Every October, in honor of Halloween, I love to read classic horror stories. This last week, I read Hugh Lamb’s Dover collection of rare finds entitled A Bottomless Grave and Other Victorian Tales of Terror. Last year at this time, I read We Have Always Lived in the Castle, but this year I ventured on Shirley Jackson’s other famous novel, The Haunting of Hill House, which is equally spellbinding. (What I do not bother to read are the Stephen King and Dean Koontz type of novels that go in strictly for crude shocks.)
Usually, haunted house novels like to go in for crude effects. In contrast Jackson’s The Haunting of Hill House is delicately nuanced. Does this haunted house really do any damage with all its noise and strange writing on the walls and apparent destruction of one lady’s wardrobe? Actually, it does only one thing: It recognizes in Eleanor Vance, a spinster who is one of the party investigating the house, a kindred spirit. And it wants her. Badly.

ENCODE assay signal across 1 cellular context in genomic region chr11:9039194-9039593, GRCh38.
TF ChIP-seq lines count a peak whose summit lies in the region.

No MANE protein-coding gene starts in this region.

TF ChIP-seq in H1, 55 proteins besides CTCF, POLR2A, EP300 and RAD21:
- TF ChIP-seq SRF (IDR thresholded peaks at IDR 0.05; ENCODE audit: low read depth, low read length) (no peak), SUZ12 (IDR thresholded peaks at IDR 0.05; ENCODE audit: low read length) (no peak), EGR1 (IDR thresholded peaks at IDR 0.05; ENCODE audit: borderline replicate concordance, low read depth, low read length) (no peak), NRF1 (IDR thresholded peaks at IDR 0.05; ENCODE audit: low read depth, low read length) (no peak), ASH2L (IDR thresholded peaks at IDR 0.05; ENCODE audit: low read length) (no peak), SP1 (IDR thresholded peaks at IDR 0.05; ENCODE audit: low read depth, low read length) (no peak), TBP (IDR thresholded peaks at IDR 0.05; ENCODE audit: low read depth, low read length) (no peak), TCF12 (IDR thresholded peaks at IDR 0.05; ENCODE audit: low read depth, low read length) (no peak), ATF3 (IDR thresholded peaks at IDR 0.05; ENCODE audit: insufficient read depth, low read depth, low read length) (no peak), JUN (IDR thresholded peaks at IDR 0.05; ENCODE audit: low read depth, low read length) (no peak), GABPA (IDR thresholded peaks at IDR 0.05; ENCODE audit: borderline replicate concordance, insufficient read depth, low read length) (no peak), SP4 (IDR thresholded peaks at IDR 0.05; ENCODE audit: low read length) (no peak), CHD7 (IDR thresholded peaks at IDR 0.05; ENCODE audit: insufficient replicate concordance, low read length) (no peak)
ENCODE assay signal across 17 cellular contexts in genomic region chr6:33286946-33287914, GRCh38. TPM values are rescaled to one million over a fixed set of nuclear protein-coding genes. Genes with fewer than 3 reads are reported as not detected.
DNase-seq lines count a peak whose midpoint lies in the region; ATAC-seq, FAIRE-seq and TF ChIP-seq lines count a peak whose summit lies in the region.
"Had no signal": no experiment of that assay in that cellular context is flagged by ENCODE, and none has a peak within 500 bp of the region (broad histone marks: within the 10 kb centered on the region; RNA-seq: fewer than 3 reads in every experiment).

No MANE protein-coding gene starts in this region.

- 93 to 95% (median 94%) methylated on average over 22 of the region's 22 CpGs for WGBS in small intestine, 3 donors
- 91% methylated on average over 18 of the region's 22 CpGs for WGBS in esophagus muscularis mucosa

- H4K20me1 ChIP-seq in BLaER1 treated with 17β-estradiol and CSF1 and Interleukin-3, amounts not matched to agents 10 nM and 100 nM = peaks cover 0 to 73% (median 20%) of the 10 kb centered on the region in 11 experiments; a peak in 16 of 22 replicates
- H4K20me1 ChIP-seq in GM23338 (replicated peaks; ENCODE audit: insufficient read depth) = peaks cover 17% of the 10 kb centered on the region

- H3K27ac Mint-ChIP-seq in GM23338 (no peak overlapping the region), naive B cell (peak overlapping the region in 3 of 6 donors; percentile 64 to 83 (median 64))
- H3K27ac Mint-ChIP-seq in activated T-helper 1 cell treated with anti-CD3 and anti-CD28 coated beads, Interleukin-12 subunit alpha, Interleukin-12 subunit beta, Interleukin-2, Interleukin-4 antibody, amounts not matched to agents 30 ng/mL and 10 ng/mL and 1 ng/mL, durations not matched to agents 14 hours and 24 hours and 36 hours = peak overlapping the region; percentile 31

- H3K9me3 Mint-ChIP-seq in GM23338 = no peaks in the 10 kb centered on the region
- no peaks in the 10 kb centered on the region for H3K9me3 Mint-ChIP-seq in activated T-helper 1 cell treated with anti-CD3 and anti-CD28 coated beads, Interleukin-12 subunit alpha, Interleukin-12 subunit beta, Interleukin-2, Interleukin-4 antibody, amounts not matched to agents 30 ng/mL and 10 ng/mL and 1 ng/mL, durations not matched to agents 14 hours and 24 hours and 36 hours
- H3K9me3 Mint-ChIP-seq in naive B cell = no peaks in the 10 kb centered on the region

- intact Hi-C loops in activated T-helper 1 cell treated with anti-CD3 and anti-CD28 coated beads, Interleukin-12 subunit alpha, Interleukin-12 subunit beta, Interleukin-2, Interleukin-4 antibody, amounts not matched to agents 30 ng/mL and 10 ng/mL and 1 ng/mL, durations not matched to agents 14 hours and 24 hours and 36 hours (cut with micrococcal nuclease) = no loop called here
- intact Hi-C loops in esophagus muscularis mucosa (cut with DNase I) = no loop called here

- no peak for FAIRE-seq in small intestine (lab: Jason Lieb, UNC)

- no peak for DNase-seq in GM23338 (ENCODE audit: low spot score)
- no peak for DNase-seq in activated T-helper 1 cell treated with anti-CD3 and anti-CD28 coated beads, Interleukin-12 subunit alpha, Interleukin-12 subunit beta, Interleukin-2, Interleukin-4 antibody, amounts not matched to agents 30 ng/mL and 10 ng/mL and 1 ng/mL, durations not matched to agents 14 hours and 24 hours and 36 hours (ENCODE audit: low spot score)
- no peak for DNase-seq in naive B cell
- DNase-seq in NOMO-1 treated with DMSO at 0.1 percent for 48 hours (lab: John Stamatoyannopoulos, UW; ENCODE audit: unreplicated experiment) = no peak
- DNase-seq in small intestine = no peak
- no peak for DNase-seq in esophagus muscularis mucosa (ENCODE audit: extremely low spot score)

The real terror is not external, it resides within the human breast. Eleanor had spent her adult life as a nursemaid to her mother, who has died before the action of the story begins. She has, as the saying goes, no life of her own. The one line that keeps running through her mind during the course of the book is, “Journeys end in lovers meeting.”
For Shirley Jackson to see into the tortured heart of Eleanor Vance—and through all the flummery of haunted houses and planchettes—makes her one of the great writers of horror fiction. And this after Eleanor’s initial response to the house, which is one of horror and loathing. At the risk of giving the whole shooting match away, I will continue the quote that ends the last paragraph:
Journeys end in lovers meeting; I have spent an all but sleepless night, I have told lies and made a fool of myself, and the very air tastes like wine. I have been frightened half out of my foolish wits, but I have somehow earned this joy; I have been waiting for it for so long.
This book deserves on the same shelf with that other great psychological story of haunting, Henry James’s The Turn of the Screw.